More than the loss of a parent: Potentially traumatic events among orphaned and abandoned children

Authors

  • Kathryn Whetten,

    Corresponding author
    1. Duke University
    Current affiliation:
    1. Center for Health Policy and Inequalities Research and Sanford School of Public Policy, and Duke Global Health Institute, Duke University
    • Duke University, Center for Health Policy and Inequalities Research, 2812 Erwin Rd., Suite 403, Durham, NC 27705
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  • Jan Ostermann,

    1. Duke University
    Current affiliation:
    1. Center for Health Policy and Inequalities Research, and Duke Global Health Institute, Duke University
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  • Rachel Whetten,

    1. Duke University
    Current affiliation:
    1. Center for Health Policy and Inequalities Research, and Duke Global Health Institute, Duke University
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  • Karen O'Donnell,

    1. Duke University
    Current affiliation:
    1. Center for Health Policy and Inequalities Research, Departments of Psychiatry and Pediatrics, and Duke Global Health Institute, Duke University
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  • Nathan Thielman,

    1. Duke University
    Current affiliation:
    1. Center for Health Policy and Inequalities Research, Department of Medicine, and Duke Global Health Institute, Duke University
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  • The Positive Outcomes for Orphans Research Team

    1. Duke University
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    • In addition to the listed authors, the Positive Outcomes for Orphans Research Team consists of: Chris Bernard Otieno Agala, Frehiwot Alebachew, Sisay Woldeyohannes Ameya, Robin Briggs, Sopheak Chan, Haimanot Diro, Rama Devi Durgam, Belaynesh Engidawork, Dafrosa Itemba, Venkata Gopala Krishna Kaza, Becky Kinoti, Rajeswara Rao Konjarla, Mao Lang, Dean Lewis, Ira Madan, Cyrilla Manya, Restituta Mvungi, Laura Kathleen Murphy-McMillan, Robert Mujera, Kokeb Badma Negatu, Imliyanger Pongen, Pelevinuo Rai, John Shao, Neville Selhore, Amani Sizya, Vanroth Vann, Augustine Wasonga.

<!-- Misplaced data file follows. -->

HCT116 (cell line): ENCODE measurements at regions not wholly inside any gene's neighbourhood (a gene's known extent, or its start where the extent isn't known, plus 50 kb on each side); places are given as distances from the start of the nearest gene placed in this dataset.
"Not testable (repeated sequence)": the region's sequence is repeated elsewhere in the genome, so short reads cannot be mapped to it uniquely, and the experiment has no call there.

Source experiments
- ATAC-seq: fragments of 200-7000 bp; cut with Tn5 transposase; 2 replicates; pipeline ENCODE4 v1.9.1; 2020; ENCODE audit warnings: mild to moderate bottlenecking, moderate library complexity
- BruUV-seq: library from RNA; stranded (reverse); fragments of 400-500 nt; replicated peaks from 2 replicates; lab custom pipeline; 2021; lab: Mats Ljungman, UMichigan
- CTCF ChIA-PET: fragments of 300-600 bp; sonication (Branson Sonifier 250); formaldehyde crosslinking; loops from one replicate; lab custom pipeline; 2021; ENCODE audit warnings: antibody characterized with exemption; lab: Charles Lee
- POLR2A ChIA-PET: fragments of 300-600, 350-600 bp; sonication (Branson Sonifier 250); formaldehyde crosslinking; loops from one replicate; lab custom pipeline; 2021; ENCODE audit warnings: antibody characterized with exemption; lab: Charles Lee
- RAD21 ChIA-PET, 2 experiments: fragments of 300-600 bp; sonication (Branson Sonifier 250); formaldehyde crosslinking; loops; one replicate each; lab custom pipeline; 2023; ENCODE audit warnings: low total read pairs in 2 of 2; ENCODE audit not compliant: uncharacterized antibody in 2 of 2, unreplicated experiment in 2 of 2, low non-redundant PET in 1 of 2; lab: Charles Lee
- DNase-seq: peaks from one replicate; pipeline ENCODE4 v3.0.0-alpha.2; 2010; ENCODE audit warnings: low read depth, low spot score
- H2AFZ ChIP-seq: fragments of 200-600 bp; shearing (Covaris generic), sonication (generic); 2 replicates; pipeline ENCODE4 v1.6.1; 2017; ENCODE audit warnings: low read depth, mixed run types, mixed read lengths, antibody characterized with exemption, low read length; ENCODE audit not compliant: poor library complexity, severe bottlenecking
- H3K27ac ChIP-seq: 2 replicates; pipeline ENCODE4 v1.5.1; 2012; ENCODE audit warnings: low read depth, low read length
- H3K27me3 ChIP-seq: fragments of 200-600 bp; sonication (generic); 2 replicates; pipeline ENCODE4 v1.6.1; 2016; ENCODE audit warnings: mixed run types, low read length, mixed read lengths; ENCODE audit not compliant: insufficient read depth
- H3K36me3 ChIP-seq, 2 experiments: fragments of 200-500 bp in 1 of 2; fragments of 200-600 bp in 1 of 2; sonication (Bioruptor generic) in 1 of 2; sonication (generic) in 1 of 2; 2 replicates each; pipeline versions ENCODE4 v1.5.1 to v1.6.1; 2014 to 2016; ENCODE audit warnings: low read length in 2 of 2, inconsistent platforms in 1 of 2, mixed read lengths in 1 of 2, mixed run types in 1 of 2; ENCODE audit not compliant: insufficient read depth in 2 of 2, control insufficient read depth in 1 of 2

• This work was supported by the National Institute of Child Health and Human Development (NICHD), grant No. 5R01HD046345-04. We thank all the children and caregivers who participated in this study. We appreciate the support that has been provided by the partner organizations: KIWAKKUKI in Moshi, Tanzania; ACE Africa in Bungoma, Kenya; SaveLives Ethiopia in Addis Ababa, Ethiopia; Save the Vulnerables Organization in Addis Ababa, Ethiopia; Homeland Meahto Phum Ko'Mah in Battambang, Cambodia; and Sahara Centre for Rehabilitation and Residential Care in Delhi, Hyderabad and Nagaland, India. We thank Max Masnick for database and editing support and Anna Both for manuscript preparation.

Abstract

This study examines rates of potentially traumatic events and associated anxiety and emotional/behavioral difficulties among 1,258 orphaned and abandoned children in 5 low- and middle-income countries. The study quantifies the types of events the children experienced and demonstrates that anxiety and emotional/behavioral difficulties increase with additional exposure. As policies for orphaned and abandoned children are being implemented, this study helps policy makers and care providers recognize that (a) children and caregivers are willing to report experiences of potentially traumatic events, (b) those who report such events are at higher risk for experiencing additional events, (c) resulting symptomatology indicates a need for appropriate mental health services, and (d) boys are as vulnerable as girls, indicating an equal need for protection.

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